Creating assets

Assets are a nice and easy way to fill up your map quickly. While most people like to make all of their buildings unique and individualistic, using the same building once or twice isn't harmful at all. Away from your build - often in the sky -, you should make buildings or trees, essentially whatever assets you're planning on using later. This is so we can /copy them easily without getting the nasty excess blocks that we would  get just copying from within the build itself.

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Build created by Venk. Map: venk2 on Puissant Royale.

After you've created an asset bundle, you can start copying and pasting some of these builds into your main build.

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Build created by Venk. Map: venk2 on Puissant Royale.

Colour coordination

Colour coordination is a great way to identify things and assort them into groups. You should try and use blocks and colours that you aren't using in your build as it can be quite confusing when removing the labels. Below is an example of using colour coordination to plan directions for a road system.

fYSAAQP.png

Build created by okias (saiko). Map: okias+15 on Not Awesome 2.

Of course, this technique can be used in many different ways. For example, I use it to focus on areas that need to be worked on more than others.

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Build created by Venk. Map: ombshire_old on Puissant Royale.

 

To-do lists

To-do lists are probably the best method of monitoring your progress and knowing which areas need to be worked on. Surprisingly, not many people use this technique in their builds but you'll notice that the best builders use this technique quite often. Using that /write command we discussed earlier, we can make checkboxes which we can cross off after we've finished an area.

jN1FRd2.png

Build created by okias (saiko). Map: ochre2 on Not Awesome 2.


Maintaining focus and motivation

Oftentimes when I build, I lose a lot of motivation on a project. In-fact, I'm notoriously known for having so many unfinished projects, it's scary. The reason for this is because I am constantly coming up with new ideas and want to build them all before I lose the flow, which I do recommend. If you're losing motivation on one of your builds, take a break from it and come back another time. If you keep going with no motivation/interest to keep going, chances are it will make the build seem like a chore and eventually, your build may start to go down-hill and you'll be unhappy with your project. Building is something you should do for fun, not as a chore.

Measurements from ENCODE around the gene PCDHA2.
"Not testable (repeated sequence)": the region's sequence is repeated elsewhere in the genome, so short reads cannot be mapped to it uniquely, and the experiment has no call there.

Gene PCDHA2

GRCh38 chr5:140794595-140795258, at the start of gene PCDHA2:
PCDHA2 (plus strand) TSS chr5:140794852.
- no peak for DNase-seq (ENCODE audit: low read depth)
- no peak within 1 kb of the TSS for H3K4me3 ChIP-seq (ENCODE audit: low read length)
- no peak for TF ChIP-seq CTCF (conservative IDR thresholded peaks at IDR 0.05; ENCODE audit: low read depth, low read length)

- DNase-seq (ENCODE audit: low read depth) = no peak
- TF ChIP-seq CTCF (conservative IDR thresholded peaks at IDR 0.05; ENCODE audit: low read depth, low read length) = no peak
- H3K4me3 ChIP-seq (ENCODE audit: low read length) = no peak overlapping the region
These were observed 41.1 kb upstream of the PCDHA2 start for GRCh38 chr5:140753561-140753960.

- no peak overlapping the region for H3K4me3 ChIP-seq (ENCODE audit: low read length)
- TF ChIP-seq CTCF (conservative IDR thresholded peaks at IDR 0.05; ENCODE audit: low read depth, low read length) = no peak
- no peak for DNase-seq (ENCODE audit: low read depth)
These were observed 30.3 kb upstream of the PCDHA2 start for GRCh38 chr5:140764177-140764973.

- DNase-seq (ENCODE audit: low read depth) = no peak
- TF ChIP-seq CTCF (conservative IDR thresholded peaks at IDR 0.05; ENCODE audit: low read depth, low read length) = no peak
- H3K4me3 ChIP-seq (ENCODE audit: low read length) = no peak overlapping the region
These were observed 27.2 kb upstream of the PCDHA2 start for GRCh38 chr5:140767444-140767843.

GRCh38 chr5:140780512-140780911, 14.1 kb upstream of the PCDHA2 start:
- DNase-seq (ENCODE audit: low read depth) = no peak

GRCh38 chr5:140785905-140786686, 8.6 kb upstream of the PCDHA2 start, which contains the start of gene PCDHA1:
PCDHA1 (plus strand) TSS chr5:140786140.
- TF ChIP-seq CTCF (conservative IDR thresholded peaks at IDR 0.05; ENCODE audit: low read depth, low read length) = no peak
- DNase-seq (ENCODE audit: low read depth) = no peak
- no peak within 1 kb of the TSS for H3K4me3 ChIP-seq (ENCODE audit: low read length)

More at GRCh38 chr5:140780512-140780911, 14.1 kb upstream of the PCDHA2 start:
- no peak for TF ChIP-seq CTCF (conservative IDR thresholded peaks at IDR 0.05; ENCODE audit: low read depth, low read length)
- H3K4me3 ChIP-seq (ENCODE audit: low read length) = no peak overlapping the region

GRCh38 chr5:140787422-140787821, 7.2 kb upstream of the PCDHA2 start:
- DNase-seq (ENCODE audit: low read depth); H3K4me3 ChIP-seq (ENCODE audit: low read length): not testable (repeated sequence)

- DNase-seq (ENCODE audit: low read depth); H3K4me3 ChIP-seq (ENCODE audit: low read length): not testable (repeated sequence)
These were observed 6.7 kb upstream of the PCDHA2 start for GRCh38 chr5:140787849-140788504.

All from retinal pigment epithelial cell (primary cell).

Edited by Venk
Italics messed up.
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Posted (edited)

Wow, it's so cool! I hope everyone can be a good builder. 😊

Edited by azbacho10
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An addendum on references and their efficacy in a few images:

 

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Why you should be using references:

Think of building as speaking a language. If you only conversed with yourself you would not learn much, if anything at all. If you engage with other sources and incorporate their vocabulary (in this case, a visual vocabulary) you will have an overall more vibrant and effective means of expressing yourself. This doesn't stop at 1 for 1 replication though, as concepts can be applied in varying contexts beyond what is just in the image you are referencing -- this is the basis of creativity. Applying your vocabulary in different contexts to see what works, often to create something new and original, is an exercise in practicing that creativity. 

The power of references is ultimately in the fact that they allow you to go beyond your own perspective. If you want to know what a classical Greek temple looks like, it's much more reliable to search for it than to try to recall from your own memory the idea of a Greek temple.

 

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Posted (edited)

One of the best tips for newbies is too build in repeating panels. This can get stale after awhile, but it's a good place to start. Once you get this trick down it's very easy to create a layout for your build.

Here's an example of a simple farmhouse I built, notice the panels.
Farmhouse.thumb.gif.2309dd39f399a0ec94c162c5aab5560d.gif

Edited by 6456922519
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On 3/25/2021 at 10:51 PM, 6456922519 said:

One of the best tips for newbies is too build in repeating panels. This can get stale after awhile, but it's a good place to start. Once you get this trick down it's very easy to create a layout for your build.

Here's an example of a simple farmhouse I built, notice the panels.
Farmhouse.thumb.gif.2309dd39f399a0ec94c162c5aab5560d.gif

I agree 654 but they should also make an outline of what they are going to build like then add the edges and build off of that like this simple house

Screenshot 2021-03-29 at 9.19.56 AM.png